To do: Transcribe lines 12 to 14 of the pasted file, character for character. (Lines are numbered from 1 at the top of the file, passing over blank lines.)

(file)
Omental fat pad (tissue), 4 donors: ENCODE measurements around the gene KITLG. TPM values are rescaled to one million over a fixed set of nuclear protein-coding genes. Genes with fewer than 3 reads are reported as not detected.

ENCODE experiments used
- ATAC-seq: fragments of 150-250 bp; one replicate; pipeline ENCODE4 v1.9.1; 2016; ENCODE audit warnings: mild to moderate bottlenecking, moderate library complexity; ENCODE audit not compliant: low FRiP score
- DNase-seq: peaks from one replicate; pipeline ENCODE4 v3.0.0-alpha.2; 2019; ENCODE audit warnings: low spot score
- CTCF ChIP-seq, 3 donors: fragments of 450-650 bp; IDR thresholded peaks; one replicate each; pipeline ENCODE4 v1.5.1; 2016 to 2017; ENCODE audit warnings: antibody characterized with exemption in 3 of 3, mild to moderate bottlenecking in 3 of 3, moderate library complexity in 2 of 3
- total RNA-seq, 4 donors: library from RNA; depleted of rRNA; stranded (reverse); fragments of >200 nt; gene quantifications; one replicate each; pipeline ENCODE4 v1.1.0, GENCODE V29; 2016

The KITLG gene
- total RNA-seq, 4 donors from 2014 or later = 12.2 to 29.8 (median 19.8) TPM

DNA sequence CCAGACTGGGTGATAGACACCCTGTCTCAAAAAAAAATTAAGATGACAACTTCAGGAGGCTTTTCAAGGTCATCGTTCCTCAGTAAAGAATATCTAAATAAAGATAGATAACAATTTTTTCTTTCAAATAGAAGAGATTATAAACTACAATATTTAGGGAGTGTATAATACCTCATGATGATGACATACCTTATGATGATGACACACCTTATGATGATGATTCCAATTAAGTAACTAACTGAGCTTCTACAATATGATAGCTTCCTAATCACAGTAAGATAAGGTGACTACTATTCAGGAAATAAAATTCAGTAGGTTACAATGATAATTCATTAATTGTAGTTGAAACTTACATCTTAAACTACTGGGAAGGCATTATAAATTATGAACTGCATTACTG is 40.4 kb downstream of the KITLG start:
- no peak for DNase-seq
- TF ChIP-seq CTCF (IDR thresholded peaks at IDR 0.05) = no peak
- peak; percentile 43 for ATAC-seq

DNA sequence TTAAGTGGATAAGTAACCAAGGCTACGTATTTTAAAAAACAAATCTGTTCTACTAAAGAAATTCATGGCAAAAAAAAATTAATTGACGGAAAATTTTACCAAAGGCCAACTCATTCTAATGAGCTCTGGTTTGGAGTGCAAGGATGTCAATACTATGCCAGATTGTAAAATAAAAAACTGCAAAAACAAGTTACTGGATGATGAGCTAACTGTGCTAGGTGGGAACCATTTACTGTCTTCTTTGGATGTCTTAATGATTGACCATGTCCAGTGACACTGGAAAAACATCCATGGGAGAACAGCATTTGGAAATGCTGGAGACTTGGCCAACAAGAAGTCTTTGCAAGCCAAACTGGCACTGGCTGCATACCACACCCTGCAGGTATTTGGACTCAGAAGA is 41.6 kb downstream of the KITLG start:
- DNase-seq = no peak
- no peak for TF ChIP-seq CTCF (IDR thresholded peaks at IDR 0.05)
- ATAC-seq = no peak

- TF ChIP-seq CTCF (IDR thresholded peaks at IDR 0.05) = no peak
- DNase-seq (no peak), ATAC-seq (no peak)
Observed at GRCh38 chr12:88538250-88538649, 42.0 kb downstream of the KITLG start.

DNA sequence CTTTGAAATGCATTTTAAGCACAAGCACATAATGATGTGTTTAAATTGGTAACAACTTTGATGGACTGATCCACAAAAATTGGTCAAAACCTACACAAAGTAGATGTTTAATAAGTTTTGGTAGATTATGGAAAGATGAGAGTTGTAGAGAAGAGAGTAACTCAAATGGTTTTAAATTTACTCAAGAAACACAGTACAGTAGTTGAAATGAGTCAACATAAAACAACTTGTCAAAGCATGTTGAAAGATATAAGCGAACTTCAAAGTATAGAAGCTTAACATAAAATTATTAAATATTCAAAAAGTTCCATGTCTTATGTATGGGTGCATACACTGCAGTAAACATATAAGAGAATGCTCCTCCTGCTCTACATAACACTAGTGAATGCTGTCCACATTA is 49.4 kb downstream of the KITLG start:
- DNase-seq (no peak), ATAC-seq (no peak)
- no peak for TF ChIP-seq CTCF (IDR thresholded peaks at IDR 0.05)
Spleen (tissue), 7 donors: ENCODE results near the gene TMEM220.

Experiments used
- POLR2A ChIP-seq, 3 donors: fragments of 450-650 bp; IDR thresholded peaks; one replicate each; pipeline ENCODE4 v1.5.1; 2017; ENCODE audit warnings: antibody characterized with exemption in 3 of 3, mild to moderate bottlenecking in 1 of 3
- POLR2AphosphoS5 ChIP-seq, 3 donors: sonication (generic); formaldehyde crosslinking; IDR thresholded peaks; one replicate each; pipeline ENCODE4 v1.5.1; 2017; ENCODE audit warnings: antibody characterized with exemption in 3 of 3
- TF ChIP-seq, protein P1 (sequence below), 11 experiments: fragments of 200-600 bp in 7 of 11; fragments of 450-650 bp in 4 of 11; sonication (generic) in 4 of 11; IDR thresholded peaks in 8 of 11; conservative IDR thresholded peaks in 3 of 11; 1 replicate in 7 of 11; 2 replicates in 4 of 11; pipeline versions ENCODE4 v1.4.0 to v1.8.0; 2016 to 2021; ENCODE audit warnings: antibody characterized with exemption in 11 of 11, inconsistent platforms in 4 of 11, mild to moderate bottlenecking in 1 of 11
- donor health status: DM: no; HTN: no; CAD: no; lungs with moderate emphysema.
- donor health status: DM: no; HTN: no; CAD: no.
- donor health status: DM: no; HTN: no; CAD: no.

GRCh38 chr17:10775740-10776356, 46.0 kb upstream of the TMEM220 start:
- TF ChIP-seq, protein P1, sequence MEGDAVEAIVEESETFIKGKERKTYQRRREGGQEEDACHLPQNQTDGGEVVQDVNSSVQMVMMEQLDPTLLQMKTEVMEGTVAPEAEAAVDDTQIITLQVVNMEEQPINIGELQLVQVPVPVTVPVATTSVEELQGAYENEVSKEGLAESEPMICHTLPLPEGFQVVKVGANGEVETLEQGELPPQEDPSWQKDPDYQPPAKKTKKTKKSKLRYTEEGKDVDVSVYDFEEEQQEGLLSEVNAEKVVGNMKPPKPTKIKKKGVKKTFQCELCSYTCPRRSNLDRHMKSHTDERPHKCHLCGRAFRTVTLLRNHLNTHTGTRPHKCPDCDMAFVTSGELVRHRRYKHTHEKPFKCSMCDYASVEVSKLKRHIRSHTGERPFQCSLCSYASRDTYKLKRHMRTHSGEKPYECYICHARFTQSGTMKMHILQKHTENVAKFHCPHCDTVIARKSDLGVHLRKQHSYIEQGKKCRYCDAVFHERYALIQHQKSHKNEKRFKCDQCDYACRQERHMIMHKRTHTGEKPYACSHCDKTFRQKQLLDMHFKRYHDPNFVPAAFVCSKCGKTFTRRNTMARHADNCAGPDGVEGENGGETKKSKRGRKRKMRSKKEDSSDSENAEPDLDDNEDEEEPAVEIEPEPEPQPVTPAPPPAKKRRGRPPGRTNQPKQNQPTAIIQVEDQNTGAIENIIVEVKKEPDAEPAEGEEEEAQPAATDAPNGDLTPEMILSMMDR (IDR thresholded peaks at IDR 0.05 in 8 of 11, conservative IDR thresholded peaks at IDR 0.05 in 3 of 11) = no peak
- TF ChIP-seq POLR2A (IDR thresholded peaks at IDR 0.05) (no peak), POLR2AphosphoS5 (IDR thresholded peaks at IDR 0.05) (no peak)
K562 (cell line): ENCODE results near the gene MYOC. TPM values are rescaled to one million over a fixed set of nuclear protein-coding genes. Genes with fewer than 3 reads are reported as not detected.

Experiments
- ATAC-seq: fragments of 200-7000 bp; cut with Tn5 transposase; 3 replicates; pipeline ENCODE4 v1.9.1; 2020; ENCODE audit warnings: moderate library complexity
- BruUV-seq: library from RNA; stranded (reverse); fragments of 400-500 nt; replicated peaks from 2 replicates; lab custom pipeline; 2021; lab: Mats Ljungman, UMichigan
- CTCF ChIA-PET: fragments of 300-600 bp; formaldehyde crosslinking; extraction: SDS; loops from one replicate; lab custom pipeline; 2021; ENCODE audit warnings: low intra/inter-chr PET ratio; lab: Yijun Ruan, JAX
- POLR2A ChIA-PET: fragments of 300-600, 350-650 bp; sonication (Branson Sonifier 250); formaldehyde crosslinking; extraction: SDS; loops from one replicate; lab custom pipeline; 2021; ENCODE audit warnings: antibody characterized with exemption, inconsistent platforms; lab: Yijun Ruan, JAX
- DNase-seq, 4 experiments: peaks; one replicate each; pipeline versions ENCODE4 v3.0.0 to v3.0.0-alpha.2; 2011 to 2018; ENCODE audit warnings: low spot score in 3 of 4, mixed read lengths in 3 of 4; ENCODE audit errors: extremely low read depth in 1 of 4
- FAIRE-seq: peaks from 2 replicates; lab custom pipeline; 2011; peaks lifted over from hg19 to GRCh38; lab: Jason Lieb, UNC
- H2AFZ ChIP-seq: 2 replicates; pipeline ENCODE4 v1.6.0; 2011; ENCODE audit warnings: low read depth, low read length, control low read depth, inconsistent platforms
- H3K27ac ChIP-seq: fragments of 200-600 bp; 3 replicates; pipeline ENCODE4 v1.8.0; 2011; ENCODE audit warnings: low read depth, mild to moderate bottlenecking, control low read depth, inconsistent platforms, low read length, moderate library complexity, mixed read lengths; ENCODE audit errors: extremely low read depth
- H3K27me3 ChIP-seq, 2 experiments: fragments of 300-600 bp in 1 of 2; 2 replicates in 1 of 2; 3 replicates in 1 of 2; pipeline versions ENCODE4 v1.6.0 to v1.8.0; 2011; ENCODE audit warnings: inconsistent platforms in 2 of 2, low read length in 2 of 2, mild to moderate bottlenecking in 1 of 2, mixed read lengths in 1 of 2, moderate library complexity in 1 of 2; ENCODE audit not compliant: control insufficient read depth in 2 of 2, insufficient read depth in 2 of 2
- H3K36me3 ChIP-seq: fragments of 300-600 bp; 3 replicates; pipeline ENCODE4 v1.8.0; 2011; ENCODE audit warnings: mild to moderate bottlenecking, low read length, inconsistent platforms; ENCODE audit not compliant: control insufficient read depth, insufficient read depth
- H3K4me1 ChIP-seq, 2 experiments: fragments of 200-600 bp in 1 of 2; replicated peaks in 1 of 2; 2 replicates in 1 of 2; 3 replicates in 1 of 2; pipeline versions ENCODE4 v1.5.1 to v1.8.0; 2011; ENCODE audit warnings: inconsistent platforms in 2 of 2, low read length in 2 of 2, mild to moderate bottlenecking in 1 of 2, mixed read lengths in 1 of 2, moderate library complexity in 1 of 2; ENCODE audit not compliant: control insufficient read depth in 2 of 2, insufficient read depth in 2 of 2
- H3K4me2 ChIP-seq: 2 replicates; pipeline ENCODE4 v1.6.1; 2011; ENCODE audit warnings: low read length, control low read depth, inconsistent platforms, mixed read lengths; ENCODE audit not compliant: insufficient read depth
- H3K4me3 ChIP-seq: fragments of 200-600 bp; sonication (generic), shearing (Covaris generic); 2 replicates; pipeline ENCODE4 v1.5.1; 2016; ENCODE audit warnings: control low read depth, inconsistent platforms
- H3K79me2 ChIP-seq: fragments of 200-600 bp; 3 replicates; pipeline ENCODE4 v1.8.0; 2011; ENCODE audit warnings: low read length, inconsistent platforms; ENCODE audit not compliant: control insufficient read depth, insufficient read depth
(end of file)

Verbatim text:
- peak; percentile 43 for ATAC-seq

DNA sequence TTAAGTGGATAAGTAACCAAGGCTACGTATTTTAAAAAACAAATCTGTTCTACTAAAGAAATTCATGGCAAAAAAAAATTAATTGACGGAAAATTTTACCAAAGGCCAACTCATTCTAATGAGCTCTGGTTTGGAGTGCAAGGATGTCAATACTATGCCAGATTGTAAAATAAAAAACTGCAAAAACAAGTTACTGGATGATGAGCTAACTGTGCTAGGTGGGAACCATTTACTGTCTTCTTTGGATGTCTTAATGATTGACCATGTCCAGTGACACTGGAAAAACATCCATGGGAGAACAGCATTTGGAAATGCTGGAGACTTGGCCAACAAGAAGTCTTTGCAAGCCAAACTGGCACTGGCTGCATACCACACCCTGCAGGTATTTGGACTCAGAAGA is 41.6 kb downstream of the KITLG start:
- DNase-seq = no peak